In light of Lewis Owen’s new play Like Chemist from Canada, Rob Edgar writes aboutA Shostakovich Casebook, a collection of essays on the composer.
The story of Shostakovich, the man, calls to my mind the old thread sticking out of a jumper metaphor; when you pull on it to investigate, the whole thing unravels. There is much conflicting information about the composer, as would be expected for any historical figure, but the confusion is amplified by a dysfunctional state attitude that, in those days, bordered on the deranged, a state which, quite aside from its now well-documented crimes, was notoriously bad at keeping accurate records. If you follow one particular thread of his life too closely, everything else falls apart.
This is why a book such as A Shostakovich Casebook is so important, it is a collection of essays, interviews, and miscellaneous articles which seeks to redress the balance and paint Shostakovich in a truer light. Its main target – as one might expect – is Solomon Volkov’s much disputed memoir Testimony, claimed by Volkov to be the authorised memoir of the composer as related to him through numerous interviews. Straight away, the book launches into a pretty robust (though never ad hominem) attack on some of Volkov’s claims. Laurel E Fay’s remarkably diligent academic detective work in her two articles Whose Testimony? and Volkov’s Testimony Reconsidered appears to show instances of outright falsification on the part of Volkov; it suggests that – far from Shostakovich signing to the authenticity of each chapter of the book as is claimed – the composer merely signed a few trivial sheaves of paper, with Volkov later unscrupulously inserting passages at a later date. The evidence seems pretty damning; Fay shows instances where passages previously published by Volkov and others in Sovestkaia Muzyka are copied, sometimes verbatim, and presented as the word of Shostakovich as related to Volkov. To my mind it torpedoes the book’s credibility.
Perhaps its greatest achievements though are the light it shines into the muddy depths of day-to-day musical life in the Soviet Union, where petty squabbles could be blown out of all proportion (it can be quite alarming to read of grown men who – after feeling slighted during an argument – used the threat of alerting the authorities, as a child might threaten to run to a teacher), and the warts and all portrait of Shostakovich that emerges. Richard Taruskin’s typically excellent article towards the end of the book, Irina Shostakovich’s article for the New York Times which is reprinted here, and Elena Basner’s piece all caution against turning the composer either into an heroic dissident or an obsequious toady as many have done, but recognise him as a sympathetic man who was prey to the various prats and pitfalls as we all are, and to urge a more subtle and nuanced understanding of his music. When writing about what the “gunfire” in the second movement of the 11th symphony means – does it reference Russia’s ‘Bloody Sunday’ in 1905, or is it a tacit protest against the Soviet putdown of the Hungarian Revolution in 1956 – Taruskin wittily states “Silly Question! Guns go bang whether wielded by Tsarists or Soviets”.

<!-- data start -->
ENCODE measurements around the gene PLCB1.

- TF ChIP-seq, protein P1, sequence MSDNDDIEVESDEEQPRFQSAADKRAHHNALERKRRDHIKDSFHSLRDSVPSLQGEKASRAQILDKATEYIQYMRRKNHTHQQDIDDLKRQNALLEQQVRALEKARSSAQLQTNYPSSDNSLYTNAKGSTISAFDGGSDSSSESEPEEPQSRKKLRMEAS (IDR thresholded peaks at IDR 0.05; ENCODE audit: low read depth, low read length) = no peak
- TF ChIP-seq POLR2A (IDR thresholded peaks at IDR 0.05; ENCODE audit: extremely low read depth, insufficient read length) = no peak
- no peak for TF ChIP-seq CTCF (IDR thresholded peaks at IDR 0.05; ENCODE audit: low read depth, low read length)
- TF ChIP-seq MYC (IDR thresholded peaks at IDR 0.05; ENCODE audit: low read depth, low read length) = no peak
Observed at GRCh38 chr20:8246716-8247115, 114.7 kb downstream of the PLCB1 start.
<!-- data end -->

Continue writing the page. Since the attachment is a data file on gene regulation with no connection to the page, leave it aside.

You can – I think – extrapolate a wider lesson from the book; it is unwise for audiences to place an artist on a pedestal, and it is equally ill-advised for an artist to be intentionally partisan. Great music lasts both for its ability to capture the zeitgeist in a way that is only obvious after the fact, and the way it imparts certain truths throughout ages, transcending fashion or politics. The circumstances of Shostakovich’s life could hardly have been more different than the average London concert-goer’s but still his music resonates. How this could be is by far the more interesting question to ponder.